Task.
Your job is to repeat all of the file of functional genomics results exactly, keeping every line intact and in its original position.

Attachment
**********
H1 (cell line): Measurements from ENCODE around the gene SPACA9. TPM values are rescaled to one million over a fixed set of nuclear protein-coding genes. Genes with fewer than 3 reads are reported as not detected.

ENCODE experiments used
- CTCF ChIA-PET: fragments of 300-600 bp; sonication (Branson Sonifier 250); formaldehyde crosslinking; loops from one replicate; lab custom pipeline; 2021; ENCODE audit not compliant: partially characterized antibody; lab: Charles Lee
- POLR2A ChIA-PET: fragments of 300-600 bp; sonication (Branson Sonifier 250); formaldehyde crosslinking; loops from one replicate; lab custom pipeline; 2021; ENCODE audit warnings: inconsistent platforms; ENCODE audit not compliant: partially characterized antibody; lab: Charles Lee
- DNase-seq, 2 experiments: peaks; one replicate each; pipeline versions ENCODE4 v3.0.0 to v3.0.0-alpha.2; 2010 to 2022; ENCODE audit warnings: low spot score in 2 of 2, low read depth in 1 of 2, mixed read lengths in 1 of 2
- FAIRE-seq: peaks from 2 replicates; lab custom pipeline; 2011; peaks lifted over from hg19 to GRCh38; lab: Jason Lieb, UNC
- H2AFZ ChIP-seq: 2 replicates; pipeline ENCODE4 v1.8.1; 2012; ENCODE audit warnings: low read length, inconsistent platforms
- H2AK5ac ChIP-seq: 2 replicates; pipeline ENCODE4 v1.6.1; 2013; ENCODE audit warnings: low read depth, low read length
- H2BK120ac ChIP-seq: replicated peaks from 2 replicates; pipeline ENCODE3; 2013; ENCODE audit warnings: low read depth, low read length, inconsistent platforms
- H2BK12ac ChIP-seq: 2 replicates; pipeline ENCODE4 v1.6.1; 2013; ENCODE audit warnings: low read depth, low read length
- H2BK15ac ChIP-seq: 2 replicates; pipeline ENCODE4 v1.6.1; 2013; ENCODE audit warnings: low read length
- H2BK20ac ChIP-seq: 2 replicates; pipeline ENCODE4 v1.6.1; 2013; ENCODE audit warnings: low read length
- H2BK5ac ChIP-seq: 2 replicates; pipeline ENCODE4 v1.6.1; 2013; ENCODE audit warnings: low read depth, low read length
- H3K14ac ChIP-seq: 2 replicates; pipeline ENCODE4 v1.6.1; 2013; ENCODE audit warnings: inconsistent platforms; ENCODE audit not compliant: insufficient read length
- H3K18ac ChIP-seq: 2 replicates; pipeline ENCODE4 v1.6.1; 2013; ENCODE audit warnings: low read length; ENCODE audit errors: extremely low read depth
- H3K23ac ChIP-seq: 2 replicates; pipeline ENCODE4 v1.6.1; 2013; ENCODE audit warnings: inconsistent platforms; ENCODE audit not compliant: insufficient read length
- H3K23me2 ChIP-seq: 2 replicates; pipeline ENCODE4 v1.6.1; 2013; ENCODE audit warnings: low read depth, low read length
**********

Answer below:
H1 (cell line): Measurements from ENCODE around the gene SPACA9. TPM values are rescaled to one million over a fixed set of nuclear protein-coding genes. Genes with fewer than 3 reads are reported as not detected.

ENCODE experiments used
- CTCF ChIA-PET: fragments of 300-600 bp; sonication (Branson Sonifier 250); formaldehyde crosslinking; loops from one replicate; lab custom pipeline; 2021; ENCODE audit not compliant: partially characterized antibody; lab: Charles Lee
- POLR2A ChIA-PET: fragments of 300-600 bp; sonication (Branson Sonifier 250); formaldehyde crosslinking; loops from one replicate; lab custom pipeline; 2021; ENCODE audit warnings: inconsistent platforms; ENCODE audit not compliant: partially characterized antibody; lab: Charles Lee
- DNase-seq, 2 experiments: peaks; one replicate each; pipeline versions ENCODE4 v3.0.0 to v3.0.0-alpha.2; 2010 to 2022; ENCODE audit warnings: low spot score in 2 of 2, low read depth in 1 of 2, mixed read lengths in 1 of 2
- FAIRE-seq: peaks from 2 replicates; lab custom pipeline; 2011; peaks lifted over from hg19 to GRCh38; lab: Jason Lieb, UNC
- H2AFZ ChIP-seq: 2 replicates; pipeline ENCODE4 v1.8.1; 2012; ENCODE audit warnings: low read length, inconsistent platforms
- H2AK5ac ChIP-seq: 2 replicates; pipeline ENCODE4 v1.6.1; 2013; ENCODE audit warnings: low read depth, low read length
- H2BK120ac ChIP-seq: replicated peaks from 2 replicates; pipeline ENCODE3; 2013; ENCODE audit warnings: low read depth, low read length, inconsistent platforms
- H2BK12ac ChIP-seq: 2 replicates; pipeline ENCODE4 v1.6.1; 2013; ENCODE audit warnings: low read depth, low read length
- H2BK15ac ChIP-seq: 2 replicates; pipeline ENCODE4 v1.6.1; 2013; ENCODE audit warnings: low read length
- H2BK20ac ChIP-seq: 2 replicates; pipeline ENCODE4 v1.6.1; 2013; ENCODE audit warnings: low read length
- H2BK5ac ChIP-seq: 2 replicates; pipeline ENCODE4 v1.6.1; 2013; ENCODE audit warnings: low read depth, low read length
- H3K14ac ChIP-seq: 2 replicates; pipeline ENCODE4 v1.6.1; 2013; ENCODE audit warnings: inconsistent platforms; ENCODE audit not compliant: insufficient read length
- H3K18ac ChIP-seq: 2 replicates; pipeline ENCODE4 v1.6.1; 2013; ENCODE audit warnings: low read length; ENCODE audit errors: extremely low read depth
- H3K23ac ChIP-seq: 2 replicates; pipeline ENCODE4 v1.6.1; 2013; ENCODE audit warnings: inconsistent platforms; ENCODE audit not compliant: insufficient read length
- H3K23me2 ChIP-seq: 2 replicates; pipeline ENCODE4 v1.6.1; 2013; ENCODE audit warnings: low read depth, low read length